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The Carolina Quarterly - Fall 2013

  • Image: Image
  • Issue Number: Volume 63 Number 2
  • Published Date: Fall 2013
  • Publication Cycle: Triannual

Because of its length (about 133 pages), this issue of The Carolina Quarterly relies heavily on the strength of each of its components. Every sentence must move its alphabetical weight, more so than in one of those torrentially heavy volumes that seek to delight and have enough statistical room to dare to dismay—this collection is systematically frank and urgent.

I enjoyed Brandon Amico’s “Poem Beginning with a Line from Eugenio Montale,” perhaps because it does just that: “Upon me, upon you, and over the lemons”—and the miracle is that he keeps going, and going, and crescendos:

          She cried first, then I cried
first. The cicadas overheard were a globe
of even thinner glass, near invisible. We had
our own names but those meant nothing; I exist
twice, I am both here and gone . . .

Leslie Bazzett’s short story “Preludes” explores the mutability of love when a step-daughter comes home from college and inadvertently throws her stepfather’s predictable, quiet life into disarray. Bazzett deftly recasts T.S. Eliot’s eponymous poem in his collection “Prufrock and Other Observations.” From the story’s beginning, a mosaic of memories lays the groundwork for the inevitable tension, and yet we see this Prufrock in the forgiving aura of Thelonius Monk and the Club Grandean in Brooklyn.

Bazzett creates empathy for the protagonist in the third person. The first-person point-of-view might have been an easier method to engender it, but doing so would have, to borrow from Eliot, “assured [us] of certain certainties.” The delicacy of her language, along with the elegance of her insights, achieves a compelling portrait. She writes of an “upside-down topographical map,” spelling out the devastating truth: “Was it then he first saw himself reflected in her? The solitary boy, wandering fatherless along the hallway.”

Aaron Apps’s nonfiction essay “Barbecue Catharsis” is successfully disgusting. He depicts a shockingly nauseating scene in a department store bathroom, not to mention two grotesque eating scenes and filthy sex. One might recall certain fictional scenes by Chuck Palahniuk. Of course, the essay is only graphic and lurid on one level, and on that level it conveys original shock in the preciseness of the description. The fact that Apps was able to pull it off as nonfiction is critical to the achievement. Many writers can describe epitomes of germy, finely imagined horrors of the everyday bodily function, but not many would be gutsy enough to create cinéma vérité out of it. It also functions successfully on other rays of the philosophical and canonical spectrums. I credit the writer and the press for daring to pull it off, thinking of Joyce and those other ‘foul’ dreamers blacklisted and banned for aesthetic innovation.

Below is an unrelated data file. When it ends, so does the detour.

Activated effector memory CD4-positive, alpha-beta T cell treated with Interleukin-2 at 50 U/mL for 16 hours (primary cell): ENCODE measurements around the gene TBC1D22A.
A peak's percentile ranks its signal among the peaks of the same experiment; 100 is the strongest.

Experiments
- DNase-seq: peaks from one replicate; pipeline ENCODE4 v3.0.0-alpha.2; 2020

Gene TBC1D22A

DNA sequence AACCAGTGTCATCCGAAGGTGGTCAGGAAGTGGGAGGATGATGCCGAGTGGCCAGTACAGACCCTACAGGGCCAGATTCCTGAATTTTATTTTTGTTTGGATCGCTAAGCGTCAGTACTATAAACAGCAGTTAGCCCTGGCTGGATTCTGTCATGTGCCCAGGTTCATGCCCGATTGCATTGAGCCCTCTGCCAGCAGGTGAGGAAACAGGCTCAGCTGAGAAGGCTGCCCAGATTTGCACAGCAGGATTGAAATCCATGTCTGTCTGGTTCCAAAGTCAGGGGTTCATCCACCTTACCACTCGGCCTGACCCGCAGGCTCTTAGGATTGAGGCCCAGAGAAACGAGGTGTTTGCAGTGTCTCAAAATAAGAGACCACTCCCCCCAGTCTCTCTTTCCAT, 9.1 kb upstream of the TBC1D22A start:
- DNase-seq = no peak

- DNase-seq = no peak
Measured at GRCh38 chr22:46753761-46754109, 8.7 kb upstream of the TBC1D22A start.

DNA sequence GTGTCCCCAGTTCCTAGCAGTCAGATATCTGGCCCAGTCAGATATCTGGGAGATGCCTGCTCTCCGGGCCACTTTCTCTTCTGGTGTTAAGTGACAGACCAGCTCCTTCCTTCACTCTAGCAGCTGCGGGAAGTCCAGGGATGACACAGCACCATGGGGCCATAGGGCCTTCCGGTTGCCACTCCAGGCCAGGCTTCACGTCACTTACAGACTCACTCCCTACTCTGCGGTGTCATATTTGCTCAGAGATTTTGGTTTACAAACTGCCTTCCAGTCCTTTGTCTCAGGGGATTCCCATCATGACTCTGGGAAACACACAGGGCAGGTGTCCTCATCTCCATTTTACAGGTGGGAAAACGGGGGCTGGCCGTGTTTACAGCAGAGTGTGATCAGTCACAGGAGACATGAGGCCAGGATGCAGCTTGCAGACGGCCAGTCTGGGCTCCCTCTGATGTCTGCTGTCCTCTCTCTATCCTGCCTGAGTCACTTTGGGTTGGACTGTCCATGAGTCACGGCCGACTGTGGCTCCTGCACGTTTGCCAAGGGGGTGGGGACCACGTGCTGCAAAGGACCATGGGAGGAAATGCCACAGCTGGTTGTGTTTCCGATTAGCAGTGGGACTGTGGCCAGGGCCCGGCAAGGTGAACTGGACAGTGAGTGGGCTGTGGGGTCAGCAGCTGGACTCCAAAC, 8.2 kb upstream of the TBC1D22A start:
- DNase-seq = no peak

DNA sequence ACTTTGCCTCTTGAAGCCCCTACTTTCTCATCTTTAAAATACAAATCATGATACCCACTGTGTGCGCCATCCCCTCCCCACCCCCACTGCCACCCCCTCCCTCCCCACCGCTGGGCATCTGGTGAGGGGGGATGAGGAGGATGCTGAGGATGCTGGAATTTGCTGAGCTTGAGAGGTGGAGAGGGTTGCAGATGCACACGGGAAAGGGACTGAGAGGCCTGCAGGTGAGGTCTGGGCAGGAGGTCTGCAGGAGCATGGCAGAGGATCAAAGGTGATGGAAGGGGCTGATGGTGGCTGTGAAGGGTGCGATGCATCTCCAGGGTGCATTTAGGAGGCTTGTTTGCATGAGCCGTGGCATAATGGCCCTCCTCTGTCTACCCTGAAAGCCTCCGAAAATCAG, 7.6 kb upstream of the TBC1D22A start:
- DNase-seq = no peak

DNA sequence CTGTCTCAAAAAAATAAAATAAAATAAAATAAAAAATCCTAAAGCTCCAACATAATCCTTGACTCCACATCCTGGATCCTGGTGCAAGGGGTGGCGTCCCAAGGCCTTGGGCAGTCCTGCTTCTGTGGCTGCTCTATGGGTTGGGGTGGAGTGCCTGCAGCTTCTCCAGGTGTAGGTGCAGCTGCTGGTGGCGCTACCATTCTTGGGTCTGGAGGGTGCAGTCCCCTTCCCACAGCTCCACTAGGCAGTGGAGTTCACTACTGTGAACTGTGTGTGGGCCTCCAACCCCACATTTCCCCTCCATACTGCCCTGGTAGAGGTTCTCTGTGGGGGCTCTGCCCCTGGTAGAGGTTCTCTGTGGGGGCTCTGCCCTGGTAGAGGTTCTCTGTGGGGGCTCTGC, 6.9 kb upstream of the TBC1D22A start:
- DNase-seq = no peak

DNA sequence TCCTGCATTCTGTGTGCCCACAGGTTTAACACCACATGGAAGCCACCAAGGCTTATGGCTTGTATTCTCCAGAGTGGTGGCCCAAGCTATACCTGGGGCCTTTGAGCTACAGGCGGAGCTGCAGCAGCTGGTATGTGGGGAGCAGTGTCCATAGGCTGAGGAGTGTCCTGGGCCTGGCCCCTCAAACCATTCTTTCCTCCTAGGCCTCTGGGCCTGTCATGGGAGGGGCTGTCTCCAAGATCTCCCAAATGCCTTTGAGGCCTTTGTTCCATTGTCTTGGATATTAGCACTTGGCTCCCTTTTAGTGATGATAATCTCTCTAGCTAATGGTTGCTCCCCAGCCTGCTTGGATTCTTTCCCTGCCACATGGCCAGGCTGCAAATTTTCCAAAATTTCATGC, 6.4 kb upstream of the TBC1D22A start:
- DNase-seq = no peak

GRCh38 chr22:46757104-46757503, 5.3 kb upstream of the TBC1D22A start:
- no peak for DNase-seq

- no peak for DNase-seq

R. Jess Lavolette also innovated formally, integrating the format of a video game into fiction called “Leave Luck to Heaven.” The communications between the story and the player create compelling vignettes that are a pleasure to read in the carefully crafted prose, but the interspersions also help drive the movement of the message. I was impressed by the dialogue, which reads clearly even when there are elements of the interface adjusting the interpretation of inputs (such as the refrain “Select yes”). It is tougher than a villanelle but more instinctive than an American sonnet. The voice, characterization, and plot are highly original, and the structure remains understandable even if you have never played a video game in your life and suspect you will miss certain trade references. I don’t think you will; like great genre literature, it tells you enough to participate without betraying its ruse or neglecting its sleight.

Alexandra Reisner’s memoir “Nerve Damage” is more than a Craigslist heartbreak, although it may deliver such to a certain extent, and Manuel Martinez’ short story “What Presses Against Your Bones” will sustain you on the function and premise of memory through deep darkness. Juan Ramirez captures a kind of commentary on the volume’s cohesiveness head-on in his fine poem “Homestead”:

Homestead lies half-faced deep in muck
east of the Everglades,
his beard and cheek form fields of cultivated marl
where winter crops are ready for harvest.

As such, with all of the darkness notwithstanding, this journal’s spot-on prose and winning poetry make this magazine a sensible read for the oncoming spring.
[www.thecarolinaquarterly.com]

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Review Posted on February 16, 2014
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